Written and directed by Mike Leigh; photographed by Dick Pope; edited by Jim Clark; music by Gary Yershon; production designed by Mike Tildesley; produced by Simon Channing Williams. A Miramax Films release.
About the Movie "Happy-Go-Lucky"
Poppy is a young primary school teacher. A free spirit, she is open and generous - as funny and anarchic as she is focussed and responsible.
She has time for everybody, and whoever she meets falls in love with her.
She loves the children she teaches, and works hard. She shares a flat with a girlfriend, enjoys her social life, is caring towards her younger sisters, and takes flamenco and trampoline lessons.
When she starts driving lessons, her maturity and her sense of humour help her to deal with a manic instructor.
Comfortable with being single, she meets through work a guy with whom she really clicks.
Through the streets of central London, Poppy cycles cheerfully, taking in the places and people she passes, occasionally smiling and waving. Chaining her bike to some railings, she ambles around a London street market, and goes into a bookshop. The man working in there is unresponsive to her breezy banter. She is particularly taken by a children's book, but leaves without buying anything.
She returns to where she left her bike, and discovers that it has been stolen. She is good-humoured and relaxed about this.
That night she dances furiously in a club with a group of four young women and in the early hours of the morning they wander back to the flat she shares with one of them. Poppy, her sister Suzy, her flatmate Zoe, and her friends, Dawn and Alice, smoke and chat drunkenly. Dawn and Alice leave and Suzy stays over.
The next morning, a bright and cheerful Poppy wakes up a hung-over Suzy and they lie on the bed chatting about Suzy's forthcoming exams. Zoe joins them on the bed. Suzy leaves, and Poppy and Zoe talk about Poppy's other sister, Helen, who is pregnant, and who they are soon to visit.
Poppy and Zoe, both primary school teachers, plan how to make birds-head masks for the children in their classes to do. Poppy has decided not to replace the stolen bike, but to learn how to drive.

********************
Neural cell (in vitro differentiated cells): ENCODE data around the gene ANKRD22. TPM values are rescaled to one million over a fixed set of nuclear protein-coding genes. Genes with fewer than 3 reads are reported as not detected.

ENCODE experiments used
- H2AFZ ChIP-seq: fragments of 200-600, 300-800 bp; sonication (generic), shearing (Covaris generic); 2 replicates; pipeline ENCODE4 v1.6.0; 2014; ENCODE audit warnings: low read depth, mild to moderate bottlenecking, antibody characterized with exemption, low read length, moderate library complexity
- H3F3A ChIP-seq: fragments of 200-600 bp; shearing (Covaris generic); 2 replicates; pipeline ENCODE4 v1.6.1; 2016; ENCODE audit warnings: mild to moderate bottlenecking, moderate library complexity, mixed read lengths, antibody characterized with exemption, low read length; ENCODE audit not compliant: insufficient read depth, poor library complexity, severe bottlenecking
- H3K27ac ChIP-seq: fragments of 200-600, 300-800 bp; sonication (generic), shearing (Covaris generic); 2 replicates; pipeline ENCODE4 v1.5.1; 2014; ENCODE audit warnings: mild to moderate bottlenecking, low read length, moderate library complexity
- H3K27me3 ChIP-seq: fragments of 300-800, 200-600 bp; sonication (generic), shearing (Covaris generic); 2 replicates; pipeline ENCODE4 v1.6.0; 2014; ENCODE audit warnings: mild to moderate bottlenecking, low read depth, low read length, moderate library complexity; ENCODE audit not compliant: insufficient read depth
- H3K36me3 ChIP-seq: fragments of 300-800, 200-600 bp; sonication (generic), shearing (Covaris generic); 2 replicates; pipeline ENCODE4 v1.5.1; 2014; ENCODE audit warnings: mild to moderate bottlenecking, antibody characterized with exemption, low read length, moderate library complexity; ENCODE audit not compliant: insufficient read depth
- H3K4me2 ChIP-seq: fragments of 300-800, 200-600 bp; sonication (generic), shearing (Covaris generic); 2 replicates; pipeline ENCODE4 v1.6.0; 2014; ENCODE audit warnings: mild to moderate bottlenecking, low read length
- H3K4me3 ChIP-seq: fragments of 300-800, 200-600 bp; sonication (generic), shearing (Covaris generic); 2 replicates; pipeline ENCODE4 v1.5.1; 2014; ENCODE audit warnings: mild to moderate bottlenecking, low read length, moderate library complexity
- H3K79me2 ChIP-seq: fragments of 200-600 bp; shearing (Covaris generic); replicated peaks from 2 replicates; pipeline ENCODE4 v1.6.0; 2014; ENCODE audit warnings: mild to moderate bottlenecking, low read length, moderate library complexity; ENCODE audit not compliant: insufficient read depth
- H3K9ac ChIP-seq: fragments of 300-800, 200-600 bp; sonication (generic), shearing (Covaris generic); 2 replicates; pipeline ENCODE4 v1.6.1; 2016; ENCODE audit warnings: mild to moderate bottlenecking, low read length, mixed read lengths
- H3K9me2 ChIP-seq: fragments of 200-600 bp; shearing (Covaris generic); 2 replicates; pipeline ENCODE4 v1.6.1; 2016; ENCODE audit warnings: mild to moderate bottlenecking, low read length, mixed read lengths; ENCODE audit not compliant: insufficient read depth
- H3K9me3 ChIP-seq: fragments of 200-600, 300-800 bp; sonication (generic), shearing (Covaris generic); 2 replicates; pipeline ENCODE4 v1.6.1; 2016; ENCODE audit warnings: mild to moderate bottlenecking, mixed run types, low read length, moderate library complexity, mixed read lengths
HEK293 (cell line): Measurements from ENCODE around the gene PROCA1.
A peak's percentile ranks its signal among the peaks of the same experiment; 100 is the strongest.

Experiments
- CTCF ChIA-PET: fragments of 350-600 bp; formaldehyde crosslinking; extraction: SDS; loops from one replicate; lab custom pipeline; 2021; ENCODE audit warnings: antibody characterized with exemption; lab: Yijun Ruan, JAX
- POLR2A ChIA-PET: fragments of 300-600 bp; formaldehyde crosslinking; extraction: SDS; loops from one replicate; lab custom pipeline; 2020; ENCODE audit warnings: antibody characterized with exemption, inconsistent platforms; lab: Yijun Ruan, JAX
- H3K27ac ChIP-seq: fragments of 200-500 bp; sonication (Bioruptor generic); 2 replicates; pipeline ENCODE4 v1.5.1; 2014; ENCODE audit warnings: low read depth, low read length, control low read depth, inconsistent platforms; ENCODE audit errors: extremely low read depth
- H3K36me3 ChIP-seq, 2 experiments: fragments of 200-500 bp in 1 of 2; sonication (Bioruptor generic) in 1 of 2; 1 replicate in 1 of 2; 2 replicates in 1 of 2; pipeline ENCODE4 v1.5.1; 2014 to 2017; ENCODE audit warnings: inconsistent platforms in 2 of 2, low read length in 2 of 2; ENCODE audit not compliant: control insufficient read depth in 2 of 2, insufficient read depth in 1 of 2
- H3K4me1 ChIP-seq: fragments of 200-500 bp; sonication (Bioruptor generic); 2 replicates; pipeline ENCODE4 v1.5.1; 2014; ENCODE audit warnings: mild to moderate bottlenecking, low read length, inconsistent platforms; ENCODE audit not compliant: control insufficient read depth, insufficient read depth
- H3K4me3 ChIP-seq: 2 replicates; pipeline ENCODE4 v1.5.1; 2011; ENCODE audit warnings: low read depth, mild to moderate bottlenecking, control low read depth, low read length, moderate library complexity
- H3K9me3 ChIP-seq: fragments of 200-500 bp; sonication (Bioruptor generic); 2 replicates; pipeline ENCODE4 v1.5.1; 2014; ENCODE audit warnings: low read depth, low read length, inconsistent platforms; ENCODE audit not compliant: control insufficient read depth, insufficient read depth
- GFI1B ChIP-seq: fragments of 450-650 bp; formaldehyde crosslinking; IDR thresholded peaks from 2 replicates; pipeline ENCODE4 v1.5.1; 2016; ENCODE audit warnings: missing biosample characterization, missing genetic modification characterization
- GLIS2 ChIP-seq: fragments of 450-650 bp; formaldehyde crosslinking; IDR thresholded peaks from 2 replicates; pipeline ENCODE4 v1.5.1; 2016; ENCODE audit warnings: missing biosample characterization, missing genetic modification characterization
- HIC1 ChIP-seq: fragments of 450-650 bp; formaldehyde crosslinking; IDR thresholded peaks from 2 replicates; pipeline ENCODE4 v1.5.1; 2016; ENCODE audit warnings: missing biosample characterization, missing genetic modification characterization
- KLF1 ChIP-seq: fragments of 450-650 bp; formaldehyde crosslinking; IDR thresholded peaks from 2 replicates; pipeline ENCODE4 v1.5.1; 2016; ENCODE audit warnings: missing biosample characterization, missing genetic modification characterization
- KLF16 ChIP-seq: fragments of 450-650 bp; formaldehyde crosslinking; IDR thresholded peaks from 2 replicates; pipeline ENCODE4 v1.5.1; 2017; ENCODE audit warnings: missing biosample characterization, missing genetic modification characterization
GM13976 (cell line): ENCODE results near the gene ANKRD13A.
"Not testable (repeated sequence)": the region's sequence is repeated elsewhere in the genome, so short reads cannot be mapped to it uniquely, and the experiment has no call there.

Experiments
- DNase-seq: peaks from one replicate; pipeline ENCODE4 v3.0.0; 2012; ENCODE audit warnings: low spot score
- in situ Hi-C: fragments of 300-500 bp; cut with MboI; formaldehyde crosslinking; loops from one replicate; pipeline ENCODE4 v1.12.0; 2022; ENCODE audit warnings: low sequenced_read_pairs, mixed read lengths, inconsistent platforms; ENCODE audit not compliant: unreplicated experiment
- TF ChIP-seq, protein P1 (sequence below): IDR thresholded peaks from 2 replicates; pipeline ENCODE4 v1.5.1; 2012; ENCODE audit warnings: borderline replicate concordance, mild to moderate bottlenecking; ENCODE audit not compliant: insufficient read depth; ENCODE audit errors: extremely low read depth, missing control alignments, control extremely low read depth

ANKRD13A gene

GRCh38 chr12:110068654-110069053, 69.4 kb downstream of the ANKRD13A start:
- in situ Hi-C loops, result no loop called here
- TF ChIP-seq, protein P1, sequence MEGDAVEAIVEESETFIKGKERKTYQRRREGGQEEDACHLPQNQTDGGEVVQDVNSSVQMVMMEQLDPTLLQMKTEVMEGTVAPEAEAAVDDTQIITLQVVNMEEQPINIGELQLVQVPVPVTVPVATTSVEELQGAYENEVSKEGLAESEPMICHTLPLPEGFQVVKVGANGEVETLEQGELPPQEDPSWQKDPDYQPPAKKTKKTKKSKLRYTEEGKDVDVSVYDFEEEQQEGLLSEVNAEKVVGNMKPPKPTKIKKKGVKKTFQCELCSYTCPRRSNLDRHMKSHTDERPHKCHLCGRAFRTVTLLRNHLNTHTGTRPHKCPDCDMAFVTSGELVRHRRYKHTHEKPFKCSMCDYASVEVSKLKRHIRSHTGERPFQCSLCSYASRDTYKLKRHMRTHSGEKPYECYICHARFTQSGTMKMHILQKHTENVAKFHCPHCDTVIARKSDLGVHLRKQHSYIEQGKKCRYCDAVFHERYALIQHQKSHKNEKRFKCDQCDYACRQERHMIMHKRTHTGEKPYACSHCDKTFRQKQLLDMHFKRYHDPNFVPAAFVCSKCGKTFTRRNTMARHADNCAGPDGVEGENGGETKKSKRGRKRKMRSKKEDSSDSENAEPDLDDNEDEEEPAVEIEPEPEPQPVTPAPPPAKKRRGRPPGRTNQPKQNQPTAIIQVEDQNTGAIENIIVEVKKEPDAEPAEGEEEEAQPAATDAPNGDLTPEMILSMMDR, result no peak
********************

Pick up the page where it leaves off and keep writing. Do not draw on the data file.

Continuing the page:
At school, Poppy teaches her children about bird migration, and then the children paint the masks she has prepared and run around the classroom with her pretending to be birds. At another school, Zoe does the same.
After lessons have finished, Poppy chats with fellow teacher Tash, who talks about her family problems. Poppy then attends her weekly trampoline session.
While Zoe is cooking supper that evening, Poppy tells her that she has booked her first driving lesson.
Her instructor is Scott, a neurotic man in his 30s, who does not respond well to Poppy's open and chatty manner. His seething anger is in complete contrast to her relaxed nature.
He tells his job as a teacher is to get rid of the bad habits and encourage the good, and her that her boots are inappropriate footwear for a driving lesson. He is taken aback to discover that she is a teacher.
After another trampolining session, Poppy is walking down a corridor at work and suddenly gets a painful twinge in her back. She sees her headmistress, Heather, who invites Poppy to join her at a weekly flamenco class.
Poppy visits an osteopath, who treats her back problem.
Her second driving lesson and Scott is once again in a bad mood, this time because of his previous pupil. Poppy ignores his aggression and continues to be chirpy. He complains again about her boots.
As they reach a T-junction, two black cyclists pass by and Scott tells Poppy to lock the doors of the car. She is both horrified and amused, and he loses his temper.
Poppy accompanies Heather to a flamenco lesson, taken by the flamboyant Rosita from Seville. Rosita bemoans the lack of the necessary passionate anger in her pupils, but the examples she uses of how betrayed women should feel and how this should be reflected in the dance soon take on a very personal, specific note and she bursts into tears and runs from the room.
At a local pub, Poppy and Heather discuss the lesson. Heather asks how Poppy's love-life is and Poppy replies that it is non-existent but she's fine with that. They talk about Heather's teenage daughter, who Heather hopes will take a year off to travel. Poppy talks about her own travelling with Zoe - to Australia and south-east Asia, including a six-month spell teaching in Thailand.
At school the next day, Poppy sees a boy bullying another boy during playtime.
At her third driving lesson, Scott complains that she is too easily distracted, and he continues to lose his temper with her, telling her that she is arrogant, disruptive and celebrates chaos. He can't believe that she is a primary teacher, and says that he disliked school and believes it stifles individuality. Poppy takes all this cheerfully.